Insurance has traditionally been a low-touch business that lends itself to little contact between firms and customers. Many policyholders only interact with their insurers after something goes wrong, whether it be a car accident or a billing issue. As such, customers often associate their already few insurance interactions with negative events.

Insurance alert settings and notifications offer a potential solution for P&C firms struggling with such low customer engagement and satisfaction. By sharing important notices and relevant resources through their messaging services, insurers may not only regularly engage their customers outside of policy and billing related issues, but also proactively mitigate those issues altogether. In a recent P&C Insurance report, our analysts evaluated the notification and alert options that 16 leading insurers offer their policyholders.

Below are some of the best practices for Alerts and Message Centers:

Offer variety in insurance alert settings

Our analysts recommend that insurers offer and emphasize diverse alert options across all available channels. Our P&C Policyholder Survey data found most customers, especially younger ones, valued alerts as a policy management tool.

  • Overall, over half of respondents (56%) rated alerts as “very important” or “extremely important” (top-two box)
  • Gen Z (66%), Millennials (63%) and Gen X (63%) all were above this overall number
  • Among the various data slices we ran, telematics users valued alerts highest, recording a top-two box importance rating of 78%, with almost half of these respondents (46%) deeming alerts “extremely important”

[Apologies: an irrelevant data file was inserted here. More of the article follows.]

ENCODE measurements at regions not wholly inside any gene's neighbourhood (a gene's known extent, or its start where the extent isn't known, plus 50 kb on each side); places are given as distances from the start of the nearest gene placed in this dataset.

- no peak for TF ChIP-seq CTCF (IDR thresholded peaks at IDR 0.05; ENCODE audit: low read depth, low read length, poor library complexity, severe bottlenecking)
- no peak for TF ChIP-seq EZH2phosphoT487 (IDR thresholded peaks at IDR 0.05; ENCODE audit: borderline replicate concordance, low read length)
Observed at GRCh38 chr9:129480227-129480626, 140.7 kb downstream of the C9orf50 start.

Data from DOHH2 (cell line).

• Respondents who indicated that they were likely to switch insurers at their next policy renewal also recorded a higher-than-average top-two box importance rating of 68%

This chart shows how different generations value alerts from their insurer.

Studies also show a steady increase in mobile phone use, with the average American checking their phones 344 times per day, and 88% of that extended mobile use being spent on apps. As such, insurance firms should focus on extending their alert options to include text messages and push notifications, and no longer rely merely on emails and dedicated message centers.

These screenshots show notification settings on web and mobile from Allstate
Allstate Notification Settings Page and Mobile App Notifications Screen

Transparency is key

It is equally, if not more, important for insurers to provide sufficient context regarding notification triggers, content and frequency as they work on expanding their alert capabilities, lest their efforts be all for naught. Bombarded with information from all fronts, many modern consumers experience notification fatigue, and are understandably cautious of signing up for any additional alerts. Insurers can and should assuage their policyholders’ anxieties by providing more context as to messaging frequency and content.

This was one area where our analysts found that insurers fell short. Only one insurer—Homesite—in our coverage group gave some indication of alert frequency, noting on its Manage SMS Alerts age that policyholders would not receive more than 10 texts a month. Most of our Excellent-rated insurers broke down their notification categories and specified alert triggers to provide further transparency. The Hartford, for example, outlines what users can expect from email alerts in terms of content. Firms would also do well to provide details on the frequency of these messages.

This screenshot shows The Hartford's text alerts page
The Hartford Email & Text Alerts Page

For more insights on P&C insurance and other financial services verticals, check out our Insights section. And learn more about how our P&C subscription research can help your firm.


E Yeon Chang

E Yeon Chang is an Analyst on CI's insurance team.